but I play one on TV.”
“Remember that phrase from the mid-1980s Vicks 44 commercials.... There were two versions of that commercial that I recall—both with soap opera actors (a quick web search reminded me the actors were Peter Bergman of All My Children and Chris Robinson of General Hospital). Both actors said that famous line, ‘I’m not a doctor, but I play one on TV,’ and consumers everywhere were expected to think that acting like a doctor on a soap opera gave them some kind of special authority to recommend an over-the-counter cough medicine. Looking back, the only surprising thing was that it worked” (keysplashcreative.com).
My version of that famous line is “I’m not a rich person, but I play one in exclusive hotel lobbies and restaurants.” Places that I could never afford to stay in, but where I can practice the art of languid lobby lounging. Places like the Old Faithful Lodge in Yellowstone, the Ahwahnee Hotel in Yosemite, and the Fairmont Hotel in San Francisco.
I first developed this skill in Watch Hill, RI, an exclusive shore community of multi-million dollar summer “cottages.” We could afford to neither stay there nor eat there but could afford a glass of iced tea at a sidewalk umbrella table looking out on the Atlantic Ocean.
If one adopts the right degree of hauteur no one will guess that you don’t belong. (Travel Tip: Usually there are public restrooms on the lobby level.)
So, while I can’t afford the $150.00 to $200.00 a night for a room at the Stanley Hotel, lunch I can afford. Online reviews of the Cascades Restaurant at the Stanley prior to this year tended to be somewhat negative, but a March 2011 online article stated: “’New menu, new ambiance, new feel,’ is what the new head chef John Ruane said about his new position at the Cascades Restaurant. ‘I think it’s about time that the Cascades Restaurant gets its own reputation to stand alone as a restaurant that is known by its own name and not simply known as the Stanley Hotel Restaurant’” (www.eptrail.com).
At the Stanley, you have three choices of dining area. You can sit on the outdoor dining patio and bar under orange umbrellas by a water-fall (left); you can sit in the bar with its magnificent bronze-colored pressed tin ceiling (see yesterday’s blog entry); or you can sit in the “white table cloth” formal dining room. We chose the latter and were directed to what is called the Wine Room—a small alcove with a table for four.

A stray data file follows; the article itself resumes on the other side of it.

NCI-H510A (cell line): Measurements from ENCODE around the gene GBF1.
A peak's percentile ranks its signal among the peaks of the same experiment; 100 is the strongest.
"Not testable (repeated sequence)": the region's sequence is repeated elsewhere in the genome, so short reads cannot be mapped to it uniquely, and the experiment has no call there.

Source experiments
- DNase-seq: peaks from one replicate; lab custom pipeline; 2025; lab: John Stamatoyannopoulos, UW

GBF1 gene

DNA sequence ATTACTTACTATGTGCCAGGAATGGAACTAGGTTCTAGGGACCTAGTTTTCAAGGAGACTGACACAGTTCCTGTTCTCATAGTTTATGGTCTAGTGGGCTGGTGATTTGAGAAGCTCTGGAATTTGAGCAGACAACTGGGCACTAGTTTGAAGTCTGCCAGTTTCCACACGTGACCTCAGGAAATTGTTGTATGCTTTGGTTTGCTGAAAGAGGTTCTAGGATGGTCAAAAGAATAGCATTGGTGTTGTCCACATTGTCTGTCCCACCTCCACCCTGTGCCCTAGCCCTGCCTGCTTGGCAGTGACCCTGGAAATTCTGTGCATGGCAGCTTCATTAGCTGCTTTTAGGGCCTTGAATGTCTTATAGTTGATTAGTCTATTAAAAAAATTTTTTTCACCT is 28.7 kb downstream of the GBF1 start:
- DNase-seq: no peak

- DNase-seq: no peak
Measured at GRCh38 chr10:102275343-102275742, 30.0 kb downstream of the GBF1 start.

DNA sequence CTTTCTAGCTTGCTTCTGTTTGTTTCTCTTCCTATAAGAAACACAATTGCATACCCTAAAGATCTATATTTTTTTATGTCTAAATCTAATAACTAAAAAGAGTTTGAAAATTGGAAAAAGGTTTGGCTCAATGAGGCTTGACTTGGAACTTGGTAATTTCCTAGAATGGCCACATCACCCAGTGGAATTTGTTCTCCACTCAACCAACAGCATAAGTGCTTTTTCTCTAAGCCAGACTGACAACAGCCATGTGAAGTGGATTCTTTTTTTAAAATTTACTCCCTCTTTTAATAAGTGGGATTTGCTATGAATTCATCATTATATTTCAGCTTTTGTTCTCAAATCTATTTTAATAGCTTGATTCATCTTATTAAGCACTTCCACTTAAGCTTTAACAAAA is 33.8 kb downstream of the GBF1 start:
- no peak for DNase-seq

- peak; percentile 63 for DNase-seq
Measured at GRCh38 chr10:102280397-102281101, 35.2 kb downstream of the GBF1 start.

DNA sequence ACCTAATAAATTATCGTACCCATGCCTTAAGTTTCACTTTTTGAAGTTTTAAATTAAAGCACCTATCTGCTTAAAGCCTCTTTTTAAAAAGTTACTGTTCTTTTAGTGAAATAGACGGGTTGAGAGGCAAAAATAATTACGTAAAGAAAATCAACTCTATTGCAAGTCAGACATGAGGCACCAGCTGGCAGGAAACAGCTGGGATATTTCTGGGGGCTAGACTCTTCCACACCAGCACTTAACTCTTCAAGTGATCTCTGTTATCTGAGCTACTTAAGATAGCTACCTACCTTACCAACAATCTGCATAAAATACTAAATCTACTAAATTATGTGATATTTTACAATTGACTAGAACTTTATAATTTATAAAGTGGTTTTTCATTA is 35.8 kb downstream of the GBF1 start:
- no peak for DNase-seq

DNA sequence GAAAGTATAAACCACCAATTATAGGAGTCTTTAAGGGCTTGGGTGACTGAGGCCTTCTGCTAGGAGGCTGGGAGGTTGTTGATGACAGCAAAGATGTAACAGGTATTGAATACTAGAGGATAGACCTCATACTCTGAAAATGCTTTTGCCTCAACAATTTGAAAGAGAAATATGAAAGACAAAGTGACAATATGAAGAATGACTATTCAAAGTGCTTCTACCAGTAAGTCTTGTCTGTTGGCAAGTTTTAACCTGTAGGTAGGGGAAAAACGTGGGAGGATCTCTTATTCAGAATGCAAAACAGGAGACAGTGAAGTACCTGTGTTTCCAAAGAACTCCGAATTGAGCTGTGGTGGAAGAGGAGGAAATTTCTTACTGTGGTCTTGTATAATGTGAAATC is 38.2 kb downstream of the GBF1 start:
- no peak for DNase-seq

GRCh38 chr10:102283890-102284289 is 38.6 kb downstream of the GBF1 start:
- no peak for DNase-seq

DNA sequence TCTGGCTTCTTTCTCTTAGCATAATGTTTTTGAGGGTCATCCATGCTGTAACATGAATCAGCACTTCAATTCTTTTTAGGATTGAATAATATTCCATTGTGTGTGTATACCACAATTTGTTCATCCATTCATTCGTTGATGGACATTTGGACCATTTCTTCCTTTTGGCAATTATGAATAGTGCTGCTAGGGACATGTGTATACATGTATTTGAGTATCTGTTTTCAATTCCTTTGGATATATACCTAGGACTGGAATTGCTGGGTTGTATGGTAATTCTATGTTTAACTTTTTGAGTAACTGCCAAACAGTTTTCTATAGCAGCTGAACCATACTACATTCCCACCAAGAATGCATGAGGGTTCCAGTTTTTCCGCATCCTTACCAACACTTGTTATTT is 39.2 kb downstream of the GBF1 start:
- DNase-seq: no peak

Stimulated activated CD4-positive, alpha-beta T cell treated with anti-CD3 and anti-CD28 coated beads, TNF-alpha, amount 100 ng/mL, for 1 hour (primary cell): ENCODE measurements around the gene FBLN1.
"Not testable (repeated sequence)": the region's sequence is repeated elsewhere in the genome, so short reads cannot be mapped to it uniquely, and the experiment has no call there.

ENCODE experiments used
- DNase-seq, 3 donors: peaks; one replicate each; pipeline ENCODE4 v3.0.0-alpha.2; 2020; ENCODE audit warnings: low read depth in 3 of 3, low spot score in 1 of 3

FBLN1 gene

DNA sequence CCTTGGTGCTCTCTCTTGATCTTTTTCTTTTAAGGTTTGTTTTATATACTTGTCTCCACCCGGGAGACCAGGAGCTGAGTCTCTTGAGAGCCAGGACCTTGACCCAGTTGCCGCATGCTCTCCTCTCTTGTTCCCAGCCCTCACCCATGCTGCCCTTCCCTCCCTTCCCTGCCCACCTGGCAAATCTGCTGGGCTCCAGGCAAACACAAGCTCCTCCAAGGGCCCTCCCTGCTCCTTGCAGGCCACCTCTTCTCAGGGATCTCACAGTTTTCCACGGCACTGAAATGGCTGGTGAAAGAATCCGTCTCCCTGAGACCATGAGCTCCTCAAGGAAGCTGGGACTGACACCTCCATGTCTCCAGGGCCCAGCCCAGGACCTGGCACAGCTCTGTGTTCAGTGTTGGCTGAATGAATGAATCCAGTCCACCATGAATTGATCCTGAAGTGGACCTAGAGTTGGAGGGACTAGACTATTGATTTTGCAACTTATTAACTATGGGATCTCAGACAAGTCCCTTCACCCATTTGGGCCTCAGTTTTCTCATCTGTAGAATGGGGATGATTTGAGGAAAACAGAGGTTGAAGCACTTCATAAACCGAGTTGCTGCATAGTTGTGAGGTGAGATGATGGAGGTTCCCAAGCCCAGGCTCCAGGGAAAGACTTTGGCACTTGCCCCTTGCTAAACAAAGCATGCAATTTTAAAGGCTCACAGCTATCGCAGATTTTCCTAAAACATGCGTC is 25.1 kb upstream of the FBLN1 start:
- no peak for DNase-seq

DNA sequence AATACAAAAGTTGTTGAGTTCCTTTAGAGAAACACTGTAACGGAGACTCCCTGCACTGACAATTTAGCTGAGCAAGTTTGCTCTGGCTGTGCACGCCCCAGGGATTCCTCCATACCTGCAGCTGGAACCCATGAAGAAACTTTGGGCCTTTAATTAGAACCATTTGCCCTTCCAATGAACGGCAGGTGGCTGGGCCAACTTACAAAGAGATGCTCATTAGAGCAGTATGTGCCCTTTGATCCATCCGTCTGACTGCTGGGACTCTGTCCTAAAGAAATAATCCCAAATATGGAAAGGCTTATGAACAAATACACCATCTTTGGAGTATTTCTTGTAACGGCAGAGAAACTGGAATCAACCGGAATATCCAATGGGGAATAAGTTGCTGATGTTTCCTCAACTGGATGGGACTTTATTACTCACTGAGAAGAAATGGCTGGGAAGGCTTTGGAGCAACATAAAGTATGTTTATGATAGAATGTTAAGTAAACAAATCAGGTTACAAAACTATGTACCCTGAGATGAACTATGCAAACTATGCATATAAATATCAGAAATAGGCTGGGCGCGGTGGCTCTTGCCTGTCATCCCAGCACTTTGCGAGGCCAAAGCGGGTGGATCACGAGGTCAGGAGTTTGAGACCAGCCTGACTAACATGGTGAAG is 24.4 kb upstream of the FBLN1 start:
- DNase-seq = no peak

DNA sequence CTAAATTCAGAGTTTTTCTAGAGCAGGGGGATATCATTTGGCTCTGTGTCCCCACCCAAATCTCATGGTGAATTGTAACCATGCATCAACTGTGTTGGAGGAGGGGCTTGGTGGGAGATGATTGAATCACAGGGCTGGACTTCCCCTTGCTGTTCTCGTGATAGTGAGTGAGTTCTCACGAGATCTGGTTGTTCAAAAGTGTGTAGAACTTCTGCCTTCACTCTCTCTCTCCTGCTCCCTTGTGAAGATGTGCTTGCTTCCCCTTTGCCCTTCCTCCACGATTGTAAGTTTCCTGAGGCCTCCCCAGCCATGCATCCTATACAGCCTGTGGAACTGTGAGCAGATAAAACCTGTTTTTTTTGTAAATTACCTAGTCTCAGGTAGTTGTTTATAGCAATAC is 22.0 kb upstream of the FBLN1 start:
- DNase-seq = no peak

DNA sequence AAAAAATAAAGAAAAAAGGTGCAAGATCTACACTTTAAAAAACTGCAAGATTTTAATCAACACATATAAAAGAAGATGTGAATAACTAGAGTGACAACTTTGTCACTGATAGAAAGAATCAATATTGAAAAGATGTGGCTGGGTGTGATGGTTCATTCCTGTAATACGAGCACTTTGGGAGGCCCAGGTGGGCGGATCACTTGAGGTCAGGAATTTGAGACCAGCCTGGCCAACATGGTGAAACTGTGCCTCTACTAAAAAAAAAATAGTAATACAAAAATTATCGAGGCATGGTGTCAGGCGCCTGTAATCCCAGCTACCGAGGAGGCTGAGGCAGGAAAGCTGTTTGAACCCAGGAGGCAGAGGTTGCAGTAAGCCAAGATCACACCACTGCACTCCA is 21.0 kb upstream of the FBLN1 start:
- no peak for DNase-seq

The lunch menu was not long, but did offer adequate choice. Appetizers include boar quesadillas, smoked salmon, crab cakes, and what they call dry wings. Soups are seafood chowder or French onion. Salads include Caesar, Cobb, and house greens. There is a list of hamburgers and a portabello sandwich. Among the entrees were trout filet and chicken papperdelle with vegetables and morel mushrooms.
Chuck started with a bowl of seafood chowder that came adorned with a puff pastry biscuit. I can’t fault the quantity of seafood that the bowl contained along with potatoes, onions, and carrots. But I did think that the bacon used was too smoky for the mild seafood and overwhelmed all other flavor.
His entrée was the Hunters Meatloaf, a mixture of boar, elk, and buffalo and wrapped in the same smoky bacon to add moisture. Here the bacon was a good foil for the slightly sweet game. The meatloaf came with real mashed potatoes (with some lumps to prove it), and the potatoes and meatloaf were swathed with savory red wine-based gravy. And the accompanying vegetables were crisp tender and, as you can see, artfully arranged on the plate.
I chose the Seafood Mac & Cheese Gratinee, and all I can say is “marvelous.” Elbow macaroni were combined with lightly cooked fresh asparagus, crisp whole shrimp, succulent scallops, and sweet lump crab meat. This was bathed in a rich and slightly lemony cheese sauce and topped with buttered bread crumbs. This was not your college days Kraft Dinner. This was mac & cheese for grown-ups. I have had good variations of this honored comfort food before, but none as good as this.
We debated whether to order dessert, but we both were too full to consider more food. Had it not been for the excess of bacon in the chowder, this would have been a 5.0 Addie lunch. Still, it earns 4.0 Addies and our best of luck to the new kitchen team.